So, what is Scottish Country Dancing?
Past and Present
Scottish Country Dancing is the modern form of the 18th Century country dances popular at that time in Scotland and England. The dance form was reinvigorated by the Scottish Country Dancing Society, later the Royal Scottish Country Dancing Society (RSCDS), in the 1920s when many traditional dances were recorded and codified. Since then thousands more dances have been devised and Scottish Country Dancing, or SCD, has devotees in many countries across the world
Types of dance
Most of the time dances are done in groups, or ‘sets’, of eight people of mixed sex facing each other in two lines of four. The forms of the dances can either be quick-time reels, hornpipes or jigs, which have a fast, lively character, or the slower, stately and elegant strathspey. Musical accompaniment is most often played on accordion, fiddle or piano.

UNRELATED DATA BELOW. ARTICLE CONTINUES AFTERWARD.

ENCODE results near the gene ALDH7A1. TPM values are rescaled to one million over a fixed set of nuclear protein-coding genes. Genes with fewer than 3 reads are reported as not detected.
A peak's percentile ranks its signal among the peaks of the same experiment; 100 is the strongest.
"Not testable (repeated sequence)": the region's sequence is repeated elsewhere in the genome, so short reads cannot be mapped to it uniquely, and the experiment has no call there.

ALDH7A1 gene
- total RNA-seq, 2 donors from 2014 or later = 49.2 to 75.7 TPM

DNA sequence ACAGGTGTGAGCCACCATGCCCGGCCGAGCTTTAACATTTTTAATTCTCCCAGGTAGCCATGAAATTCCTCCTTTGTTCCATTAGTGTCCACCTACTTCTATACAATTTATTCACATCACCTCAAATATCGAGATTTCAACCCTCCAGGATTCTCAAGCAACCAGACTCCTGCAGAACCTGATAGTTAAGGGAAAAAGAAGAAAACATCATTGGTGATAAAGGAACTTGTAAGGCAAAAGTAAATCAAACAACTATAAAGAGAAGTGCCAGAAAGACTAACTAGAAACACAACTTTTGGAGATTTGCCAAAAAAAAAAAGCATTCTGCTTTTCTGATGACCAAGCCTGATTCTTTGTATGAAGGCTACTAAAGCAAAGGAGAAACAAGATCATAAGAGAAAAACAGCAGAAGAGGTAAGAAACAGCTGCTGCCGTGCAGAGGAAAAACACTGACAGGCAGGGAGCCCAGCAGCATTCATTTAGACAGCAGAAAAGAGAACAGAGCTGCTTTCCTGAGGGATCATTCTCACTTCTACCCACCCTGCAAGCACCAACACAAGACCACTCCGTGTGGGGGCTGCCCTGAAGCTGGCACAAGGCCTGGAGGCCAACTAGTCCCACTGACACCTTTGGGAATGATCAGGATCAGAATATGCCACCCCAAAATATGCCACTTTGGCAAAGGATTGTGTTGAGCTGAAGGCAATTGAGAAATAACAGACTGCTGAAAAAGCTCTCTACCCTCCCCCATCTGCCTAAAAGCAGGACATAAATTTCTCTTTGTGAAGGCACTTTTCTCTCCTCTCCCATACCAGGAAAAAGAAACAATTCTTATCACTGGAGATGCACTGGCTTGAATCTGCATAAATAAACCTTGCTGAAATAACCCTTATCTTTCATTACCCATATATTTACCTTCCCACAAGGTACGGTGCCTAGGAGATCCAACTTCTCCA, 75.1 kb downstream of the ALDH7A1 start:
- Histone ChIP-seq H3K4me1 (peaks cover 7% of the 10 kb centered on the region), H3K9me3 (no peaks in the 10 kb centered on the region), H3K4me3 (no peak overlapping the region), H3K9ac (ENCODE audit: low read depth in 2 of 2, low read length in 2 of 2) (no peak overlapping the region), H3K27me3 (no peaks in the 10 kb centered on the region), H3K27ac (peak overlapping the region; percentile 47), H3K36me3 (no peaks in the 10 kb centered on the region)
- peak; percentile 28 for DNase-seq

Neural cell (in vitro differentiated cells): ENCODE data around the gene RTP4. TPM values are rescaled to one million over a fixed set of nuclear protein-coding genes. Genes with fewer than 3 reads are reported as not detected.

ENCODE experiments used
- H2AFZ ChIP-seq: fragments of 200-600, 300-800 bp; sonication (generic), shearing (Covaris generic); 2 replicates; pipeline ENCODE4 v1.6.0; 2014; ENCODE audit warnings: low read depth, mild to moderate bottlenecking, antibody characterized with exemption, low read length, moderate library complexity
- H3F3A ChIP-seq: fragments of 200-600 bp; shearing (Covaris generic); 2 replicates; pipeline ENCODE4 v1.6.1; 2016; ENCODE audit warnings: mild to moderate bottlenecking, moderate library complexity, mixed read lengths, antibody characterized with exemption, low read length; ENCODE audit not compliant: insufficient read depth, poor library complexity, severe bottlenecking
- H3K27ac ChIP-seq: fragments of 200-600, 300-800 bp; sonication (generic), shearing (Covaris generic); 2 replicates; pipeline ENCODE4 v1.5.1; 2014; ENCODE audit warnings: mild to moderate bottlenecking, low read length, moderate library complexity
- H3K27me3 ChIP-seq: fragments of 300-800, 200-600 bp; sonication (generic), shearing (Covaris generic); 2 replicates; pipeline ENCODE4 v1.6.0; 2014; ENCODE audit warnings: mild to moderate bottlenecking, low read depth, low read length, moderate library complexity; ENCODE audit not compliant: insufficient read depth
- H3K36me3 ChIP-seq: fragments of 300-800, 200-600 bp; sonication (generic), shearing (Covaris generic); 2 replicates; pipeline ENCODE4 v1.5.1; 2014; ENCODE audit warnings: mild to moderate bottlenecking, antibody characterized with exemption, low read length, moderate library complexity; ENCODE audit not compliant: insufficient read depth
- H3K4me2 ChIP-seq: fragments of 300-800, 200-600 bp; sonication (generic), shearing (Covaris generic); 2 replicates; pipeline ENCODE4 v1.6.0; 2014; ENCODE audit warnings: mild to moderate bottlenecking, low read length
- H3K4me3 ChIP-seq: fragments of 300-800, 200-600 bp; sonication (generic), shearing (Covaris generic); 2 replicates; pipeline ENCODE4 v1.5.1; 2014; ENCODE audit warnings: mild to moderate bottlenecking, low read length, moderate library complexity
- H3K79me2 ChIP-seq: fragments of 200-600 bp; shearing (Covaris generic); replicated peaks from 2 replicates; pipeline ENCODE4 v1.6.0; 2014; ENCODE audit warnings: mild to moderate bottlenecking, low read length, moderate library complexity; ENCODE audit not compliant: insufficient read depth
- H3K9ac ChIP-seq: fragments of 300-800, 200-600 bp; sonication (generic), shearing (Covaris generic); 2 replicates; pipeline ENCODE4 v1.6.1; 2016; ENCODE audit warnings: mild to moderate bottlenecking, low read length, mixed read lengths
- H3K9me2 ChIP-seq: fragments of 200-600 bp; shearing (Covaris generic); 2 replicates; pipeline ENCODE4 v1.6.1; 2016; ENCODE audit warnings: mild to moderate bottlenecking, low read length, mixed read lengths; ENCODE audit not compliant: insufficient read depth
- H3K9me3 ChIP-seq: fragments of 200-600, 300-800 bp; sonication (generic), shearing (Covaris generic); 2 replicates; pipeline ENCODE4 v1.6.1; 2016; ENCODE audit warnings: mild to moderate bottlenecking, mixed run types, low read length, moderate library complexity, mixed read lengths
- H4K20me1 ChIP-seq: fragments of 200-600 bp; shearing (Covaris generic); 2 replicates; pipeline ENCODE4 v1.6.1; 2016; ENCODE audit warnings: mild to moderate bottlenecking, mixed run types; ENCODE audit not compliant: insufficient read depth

Formations and steps
In the dances themselves, there is usually the opportunity for each couple in turn to dance a solo supported by the other members of the set. These solos are made up of standard figures, or ‘formations’, of which there are about a dozen or so basic ones that will get you through many of the dances in the cannon. There is a greater emphasis on ‘steps’ in SCD than there is in ceilidh dancing and there are two main kinds of steps that need to be learned: travelling steps, such as skip change of step for quick-time dances and strathspey travelling step for the slow strathspeys, and setting steps, such as the quick-time pas de basque and the slow-time common schottische.
Fun, fitness and friendship
Keep active and organized with Scottish country dancing. Teamwork is the order of the day; members of a set need to help each other through the formations of the dance, to ensure that everyone gets to the right place at the right time, with much fun to be had in the process.